There are many more intriguing findings from this report, take a look – perhaps when you recover from New Year’s celebrations! Happy Hols to all!
On June 7, 2007 I blogged about a keynote talk I gave on June 1, 2007 at the Oregon Virtual Reference Summit 2007 organized by Caleb Tucker-Raymond, Oregon Statewide Digital Reference Services Coordinator for the L-net: Oregon Libraries Network consortium. The talk just became available as an audio file on the open web. (Thanks Caleb!) I promised to post to the blog when this happened, so am now able to make good on my promise.
If you’d like to listen to this presentation, click here: “I Was Kind of Confused b4” Interpersonal Communication Research in Virtual Reference.”
The talk focuses on the information-seeking and communication behaviors of the youngest Millennials – the Screenagers. I discuss their predilections and characteristics (multi-tasking, impatience, practicality, convenience, etc.) as well as their perceptions of librarians (“I don’t trust librarians, I trust Google”) and fear of cyber-predators in chat rooms that extends to chat librarians (“I don’t like to chat with strangers.”)
In addition, I comment on some recommendations for improving chat reference encounters with teens . These recommendations were derived from focus groups with screenagers and from in-depth chat reference transcript analysis as part of the IMLS grant project Seeking Synchronicity.
The keynote was about 50 minutes, followed by Q and A, so be forewarned that it is long. Hey, feel free (of course!) to check your e-mail while listening, or to multi-task with other activities ;)
I begin by talking about my background and how I got interested in studying chat reference, so if you want to get to the research results, fast forward through the first 15 mins. or so.
‘Predatory Reference’ an Interview with Bill Pardue about ‘Slam the Boards.’ Second Slam Coming Up on October 10, 2007!
Bill Pardue is the Virtual Services Librarian at the Arlington Heights (IL) Memorial Library. He worked previously at the Illinois Institute of Technology and received his MSLIS from the University of Illinois in 1992. Bill is also involved with the AskAway Illinois Advisory Committee and manages the website for the statewide VR service.
Bill initiated “Slam the Boards” by inviting librarians “to be bold and invade online answer sites such as Yahoo! Answers, Amazon’s Askville, and the Wikipedia Reference Desk” and to market libraries by “making it clear that this question was answered by a librarian/library professional/etc.”
Here’s my recent interview with Bill.
Marie: Bill, thanks so much for visiting Library Garden today. To get us started, tell me about “Slam the Boards” and especially how the idea occurred to you.
Bill: It was a very social process. I started playing around with Yahoo! Answers on my own and realized that it might be an opportunity for librarians to interact with users who don’t even realize that libraries have reference services. Paula Moore, our Coordinator for Public Services at Arlington Heights, commented that we ought to encourage lots of librarians to do the same. At the Collaborative Virtual Reference Symposium in Denver this past July, I mentioned it to Caleb Tucker-Raymond of the Multnomah County Library. He immediately said that instead of having some vague effort to get librarians more involved, a single day should be picked and promoted, in order to provide a real focal point. It was exactly the thought I needed to take action. Within a week I’d set up a Slam the Boards wiki and started putting the word out on listservs and anywhere else I could leave a comment. Then the viral part took over. In just over a month we had participants listed from the US, Europe, even New Zealand. It just seemed like the right idea at the right time…I just set up the wiki!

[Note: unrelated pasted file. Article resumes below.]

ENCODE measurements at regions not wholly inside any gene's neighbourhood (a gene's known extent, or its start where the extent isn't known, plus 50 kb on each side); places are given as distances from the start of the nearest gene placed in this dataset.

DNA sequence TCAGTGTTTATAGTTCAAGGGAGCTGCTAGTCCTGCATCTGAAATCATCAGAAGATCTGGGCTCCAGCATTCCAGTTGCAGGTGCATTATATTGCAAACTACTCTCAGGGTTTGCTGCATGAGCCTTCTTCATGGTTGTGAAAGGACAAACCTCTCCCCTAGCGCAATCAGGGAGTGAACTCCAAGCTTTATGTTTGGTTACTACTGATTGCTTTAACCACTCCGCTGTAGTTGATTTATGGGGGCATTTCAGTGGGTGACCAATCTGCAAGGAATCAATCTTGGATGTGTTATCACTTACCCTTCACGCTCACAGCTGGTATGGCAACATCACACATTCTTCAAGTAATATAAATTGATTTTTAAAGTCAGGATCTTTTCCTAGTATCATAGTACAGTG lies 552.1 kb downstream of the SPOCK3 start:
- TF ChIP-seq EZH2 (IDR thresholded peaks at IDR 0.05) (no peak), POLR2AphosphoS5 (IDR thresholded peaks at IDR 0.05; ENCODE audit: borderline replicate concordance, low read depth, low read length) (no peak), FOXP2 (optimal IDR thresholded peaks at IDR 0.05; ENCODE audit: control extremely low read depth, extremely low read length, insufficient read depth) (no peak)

Marie: Caleb has such great ideas, I visited him on June 1st at the Oregon Virtual Reference Summit.
What were you hoping to achieve with “Slam the Boards”?
Bill: Mostly awareness on both sides of the question/answer transaction. Awareness among librarians that there’s a large potential patron base that we’re missing and need to promote to, as well as an arena in which we can showcase our excellence. On the asker/patron side, I’d just like a few answer board users to be pleasantly surprised that librarians don’t only provide people with books and videos, but also provide reference service. What I certainly didn’t hope to achieve was a cessation of people using answer boards. It just won’t happen, and people get some very good answers there. But I want librarians to realize that answer boards aren’t “the enemy.”
Marie: I know that one interest you have is in evaluation of the event, and, as a researcher, I’m especially interested in looking at reference quality issues, but would you deem it to have been a success? Why?
Bill: At this point, I’m gaging success in terms of engagement. Of course, it’s great to have a reply chosen as “best answer” now and then, too! The main point, though, is that we were out there, we saw what kinds of questions people ask and we hopefully provided useful, sourced answers. Some folks have started archiving answer board responses in a special QuestionPoint account that will allow for analysis by anyone who’d care to look at them. Currently it’s at about 75 questions (too many of them mine!), but I’m hoping that number increases. Quality’s an interesting issue. In a voting environment like Yahoo! Answers, I ended up feeling extra pressure to give a really good, sourced answer. It even stung a little when someone else’s off-the-cuff reply (which may have said the exact same thing) was voted best. I’d be interested to see how a more thorough study of quality on answer boards is conducted and what kind of results come out of it. You’ve got your work cut out for you!